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Chees daughter

A characters environment reveals a great deal about his

personality. In Chee's Daughter by Juanita Platero and

Siyowin Miller this theory is displayed. In this story a young

Navajo Indian girl is taken from her home by her deceased

mother's parents. Two different environments which reflect

values and personalities are conflicting. A young traditional

Navajo,Chee , and a non-traditional Navajo businessman,

Old Man Fat , fight over Chee's daughter, Little One. The two

distinctly different settings in this story reflect the

personalities of the protagonist,Chee , and the antagonist

Old Man Fat.

Chee's setting reflects his caring nature. He shows this

by caring for the land he lives on like a father would do for

his son. He shows that he cares for the land by thinking that

"if he sang the proper songs, if he cared for the land

faithfully, it would not forsake him now..."(82) Chee is trying

to grow food and he thinks that if he cares for the land and

respects it that the earth would in turn make the food grow

well. Another way to show this is how Chee thought that if he

"Take care of the land and it will take care of you."(81) Chee

cared and respected the land and in turn the land gave him

food for which he would to barter back Little One from Old

Man Fat. Chee treats the land as an equal. "he felt so

strongly that just now this was something between himself

and the land."(82) Chee treats the land as an equal, respects

it and it respects him by giving him the food he needs.

Where he lives is pure and real, like the earth.

The setting Old Man Fat chooses to live in reflects his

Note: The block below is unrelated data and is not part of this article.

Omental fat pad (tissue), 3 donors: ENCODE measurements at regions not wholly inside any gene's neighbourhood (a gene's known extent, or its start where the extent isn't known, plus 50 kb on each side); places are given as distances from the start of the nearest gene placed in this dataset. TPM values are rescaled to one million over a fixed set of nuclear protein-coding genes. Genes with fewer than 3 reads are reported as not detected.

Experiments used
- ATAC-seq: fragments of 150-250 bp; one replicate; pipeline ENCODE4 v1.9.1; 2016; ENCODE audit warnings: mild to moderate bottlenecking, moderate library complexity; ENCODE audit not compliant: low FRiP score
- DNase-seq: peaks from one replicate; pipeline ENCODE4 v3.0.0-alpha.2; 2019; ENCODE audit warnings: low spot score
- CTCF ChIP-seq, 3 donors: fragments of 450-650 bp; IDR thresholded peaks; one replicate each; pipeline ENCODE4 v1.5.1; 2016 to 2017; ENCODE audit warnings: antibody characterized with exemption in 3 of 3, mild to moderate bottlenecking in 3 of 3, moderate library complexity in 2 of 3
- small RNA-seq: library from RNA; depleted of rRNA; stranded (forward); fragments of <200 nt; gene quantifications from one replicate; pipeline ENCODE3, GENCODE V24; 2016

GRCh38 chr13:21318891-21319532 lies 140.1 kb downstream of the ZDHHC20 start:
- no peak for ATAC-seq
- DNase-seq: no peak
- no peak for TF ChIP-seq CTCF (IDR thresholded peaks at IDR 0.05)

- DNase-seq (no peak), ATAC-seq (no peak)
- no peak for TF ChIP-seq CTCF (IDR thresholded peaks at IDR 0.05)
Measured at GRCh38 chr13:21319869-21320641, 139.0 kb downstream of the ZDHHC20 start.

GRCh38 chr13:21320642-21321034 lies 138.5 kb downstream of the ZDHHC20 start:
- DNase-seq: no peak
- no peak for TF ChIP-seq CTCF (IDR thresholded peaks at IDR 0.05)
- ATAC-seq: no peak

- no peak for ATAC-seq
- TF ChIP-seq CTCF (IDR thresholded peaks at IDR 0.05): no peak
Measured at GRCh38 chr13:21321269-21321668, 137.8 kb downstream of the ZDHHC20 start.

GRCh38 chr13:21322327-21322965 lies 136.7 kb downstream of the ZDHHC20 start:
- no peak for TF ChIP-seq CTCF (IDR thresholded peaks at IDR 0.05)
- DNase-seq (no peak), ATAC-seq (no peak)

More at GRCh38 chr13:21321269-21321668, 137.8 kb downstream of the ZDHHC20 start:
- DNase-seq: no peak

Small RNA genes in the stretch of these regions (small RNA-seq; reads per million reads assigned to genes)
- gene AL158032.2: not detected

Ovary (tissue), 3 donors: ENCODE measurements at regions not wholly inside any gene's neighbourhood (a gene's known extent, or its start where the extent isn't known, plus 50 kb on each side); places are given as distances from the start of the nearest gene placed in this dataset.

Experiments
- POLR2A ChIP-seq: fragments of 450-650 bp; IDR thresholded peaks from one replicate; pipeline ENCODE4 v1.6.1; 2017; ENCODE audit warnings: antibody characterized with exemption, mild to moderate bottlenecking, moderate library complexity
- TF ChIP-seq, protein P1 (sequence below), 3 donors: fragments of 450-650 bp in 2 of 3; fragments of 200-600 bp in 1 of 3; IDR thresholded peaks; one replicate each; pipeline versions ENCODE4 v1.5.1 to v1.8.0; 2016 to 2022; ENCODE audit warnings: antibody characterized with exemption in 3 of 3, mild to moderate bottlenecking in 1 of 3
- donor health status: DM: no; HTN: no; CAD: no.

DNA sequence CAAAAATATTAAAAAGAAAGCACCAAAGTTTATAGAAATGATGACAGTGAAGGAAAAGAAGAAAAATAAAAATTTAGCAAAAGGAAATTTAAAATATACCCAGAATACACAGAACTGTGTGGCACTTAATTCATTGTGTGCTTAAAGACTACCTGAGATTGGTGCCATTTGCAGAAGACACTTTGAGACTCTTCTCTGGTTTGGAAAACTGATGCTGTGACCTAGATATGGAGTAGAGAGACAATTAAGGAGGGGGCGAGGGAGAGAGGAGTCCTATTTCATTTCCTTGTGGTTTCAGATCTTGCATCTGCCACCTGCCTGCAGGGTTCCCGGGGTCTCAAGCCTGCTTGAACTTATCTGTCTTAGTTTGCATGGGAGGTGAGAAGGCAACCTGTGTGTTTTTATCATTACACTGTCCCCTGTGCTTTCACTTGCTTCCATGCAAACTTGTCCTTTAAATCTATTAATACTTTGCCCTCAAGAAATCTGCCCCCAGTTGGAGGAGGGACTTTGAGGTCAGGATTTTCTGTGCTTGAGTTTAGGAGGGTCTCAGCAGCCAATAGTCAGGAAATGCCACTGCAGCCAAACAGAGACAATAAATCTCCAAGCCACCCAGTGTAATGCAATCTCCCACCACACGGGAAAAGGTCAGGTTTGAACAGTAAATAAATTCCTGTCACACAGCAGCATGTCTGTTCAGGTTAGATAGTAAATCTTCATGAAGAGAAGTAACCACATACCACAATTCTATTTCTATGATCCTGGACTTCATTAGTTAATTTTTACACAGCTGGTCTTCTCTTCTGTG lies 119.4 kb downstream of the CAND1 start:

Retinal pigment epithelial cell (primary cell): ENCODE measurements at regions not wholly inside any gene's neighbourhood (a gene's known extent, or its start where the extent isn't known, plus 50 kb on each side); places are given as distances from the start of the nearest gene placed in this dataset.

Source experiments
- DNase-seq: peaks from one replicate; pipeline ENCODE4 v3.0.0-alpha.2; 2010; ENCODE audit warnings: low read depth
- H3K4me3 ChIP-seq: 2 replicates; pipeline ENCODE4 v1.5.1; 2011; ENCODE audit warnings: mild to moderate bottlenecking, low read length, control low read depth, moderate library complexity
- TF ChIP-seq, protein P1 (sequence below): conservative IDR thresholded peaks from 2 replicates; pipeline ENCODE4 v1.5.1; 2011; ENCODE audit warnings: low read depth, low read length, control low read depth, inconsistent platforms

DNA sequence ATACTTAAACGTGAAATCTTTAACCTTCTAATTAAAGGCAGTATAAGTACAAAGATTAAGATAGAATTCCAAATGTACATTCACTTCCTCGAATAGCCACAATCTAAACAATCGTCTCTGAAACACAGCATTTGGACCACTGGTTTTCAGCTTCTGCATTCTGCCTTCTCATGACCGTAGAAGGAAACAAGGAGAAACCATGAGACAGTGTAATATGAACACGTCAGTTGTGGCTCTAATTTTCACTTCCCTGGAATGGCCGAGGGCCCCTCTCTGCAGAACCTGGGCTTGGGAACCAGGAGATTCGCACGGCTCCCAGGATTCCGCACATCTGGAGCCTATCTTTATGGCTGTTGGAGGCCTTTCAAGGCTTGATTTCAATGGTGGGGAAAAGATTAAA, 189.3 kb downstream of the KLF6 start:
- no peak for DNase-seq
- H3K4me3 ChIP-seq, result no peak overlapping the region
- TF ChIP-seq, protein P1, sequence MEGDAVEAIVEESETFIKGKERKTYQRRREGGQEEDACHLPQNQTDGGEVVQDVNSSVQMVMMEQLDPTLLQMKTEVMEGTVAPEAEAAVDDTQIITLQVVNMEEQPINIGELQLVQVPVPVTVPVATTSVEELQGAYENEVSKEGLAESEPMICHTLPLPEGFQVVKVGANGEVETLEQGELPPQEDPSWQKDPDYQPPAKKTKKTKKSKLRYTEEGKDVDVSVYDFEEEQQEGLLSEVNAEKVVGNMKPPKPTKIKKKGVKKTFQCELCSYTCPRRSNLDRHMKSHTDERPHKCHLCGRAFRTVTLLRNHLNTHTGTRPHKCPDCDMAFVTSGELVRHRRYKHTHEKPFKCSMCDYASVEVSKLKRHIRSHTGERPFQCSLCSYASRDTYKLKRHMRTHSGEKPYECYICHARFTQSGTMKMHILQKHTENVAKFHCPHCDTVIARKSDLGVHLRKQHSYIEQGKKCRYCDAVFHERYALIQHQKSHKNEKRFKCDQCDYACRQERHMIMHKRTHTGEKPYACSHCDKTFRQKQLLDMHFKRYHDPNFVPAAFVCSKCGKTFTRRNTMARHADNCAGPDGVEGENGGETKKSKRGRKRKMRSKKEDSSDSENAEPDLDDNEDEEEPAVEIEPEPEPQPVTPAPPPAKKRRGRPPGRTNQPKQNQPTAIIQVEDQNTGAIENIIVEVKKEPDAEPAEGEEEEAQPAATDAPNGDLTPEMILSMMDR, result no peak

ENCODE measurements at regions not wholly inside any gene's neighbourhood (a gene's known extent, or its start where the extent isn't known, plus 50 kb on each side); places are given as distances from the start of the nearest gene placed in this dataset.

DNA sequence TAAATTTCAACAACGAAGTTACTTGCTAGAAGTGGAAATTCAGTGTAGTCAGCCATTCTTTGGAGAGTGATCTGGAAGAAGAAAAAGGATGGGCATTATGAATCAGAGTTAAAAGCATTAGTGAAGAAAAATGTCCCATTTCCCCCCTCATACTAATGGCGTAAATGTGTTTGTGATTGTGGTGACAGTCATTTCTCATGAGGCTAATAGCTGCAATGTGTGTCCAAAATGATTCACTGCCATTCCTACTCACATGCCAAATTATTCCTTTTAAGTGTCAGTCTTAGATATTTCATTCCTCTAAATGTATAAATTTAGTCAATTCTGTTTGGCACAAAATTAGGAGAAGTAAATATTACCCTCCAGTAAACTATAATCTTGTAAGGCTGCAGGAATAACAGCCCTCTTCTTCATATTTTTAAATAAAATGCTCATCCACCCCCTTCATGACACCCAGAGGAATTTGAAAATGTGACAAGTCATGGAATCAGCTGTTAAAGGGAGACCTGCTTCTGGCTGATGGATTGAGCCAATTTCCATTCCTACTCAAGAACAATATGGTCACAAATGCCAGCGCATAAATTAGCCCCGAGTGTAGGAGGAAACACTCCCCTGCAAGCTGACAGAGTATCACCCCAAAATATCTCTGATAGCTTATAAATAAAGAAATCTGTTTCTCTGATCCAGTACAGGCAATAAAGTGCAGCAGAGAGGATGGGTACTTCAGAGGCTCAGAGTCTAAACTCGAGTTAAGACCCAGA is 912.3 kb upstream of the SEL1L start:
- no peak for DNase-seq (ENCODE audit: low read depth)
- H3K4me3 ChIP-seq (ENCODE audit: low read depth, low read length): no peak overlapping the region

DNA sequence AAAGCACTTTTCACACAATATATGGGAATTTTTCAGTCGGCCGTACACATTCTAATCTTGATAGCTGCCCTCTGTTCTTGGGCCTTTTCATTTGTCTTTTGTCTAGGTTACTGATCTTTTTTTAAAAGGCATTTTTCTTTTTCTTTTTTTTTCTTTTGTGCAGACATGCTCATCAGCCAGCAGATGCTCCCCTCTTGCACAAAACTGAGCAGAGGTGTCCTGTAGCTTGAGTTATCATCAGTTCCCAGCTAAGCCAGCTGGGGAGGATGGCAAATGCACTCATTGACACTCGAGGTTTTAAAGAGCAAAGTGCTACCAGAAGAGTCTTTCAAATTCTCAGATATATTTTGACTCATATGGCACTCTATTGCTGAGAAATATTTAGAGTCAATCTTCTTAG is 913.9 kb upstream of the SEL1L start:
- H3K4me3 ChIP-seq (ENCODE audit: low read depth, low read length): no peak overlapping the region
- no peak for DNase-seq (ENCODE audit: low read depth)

personality and values. Old Man Fat owns a small store one

the side of the highway that disregards some Navaho

customs and beliefs. He does this by flaunting "...pseudo-

Navajo designs on the roof."(78) This is very disrespectful to

his tribe. He does not even try to find some real Navajo

symbols with real meaning. Another way Old Man Fat's

values are portrayed in his setting is how he has a "garish

blue door which faced north to the highway."(78) Navajo

Indians face their hogans, homes, to the east so that they

awake with the sun which symbolizes a new beginning. Lastly

Old Man Fat's setting reflects his personality is when he has

his grand-daughter, Little One, stand in a hogan so that

tourists could "see inside a real Navajo home 25 c." This

depicts his personality because it shows that he would rather

make money than to have his grand-daughter shown-off like

an exhibit.

In the story two contrasting settings display opposite

personalities. Old Man Fat's disrespectful, greedy nature

clashes with Chee's respectful and unselfish ways. This world

would be a whole lot better if it was filled with more people

like Chee instead of those profiteering gluttons like Old Man


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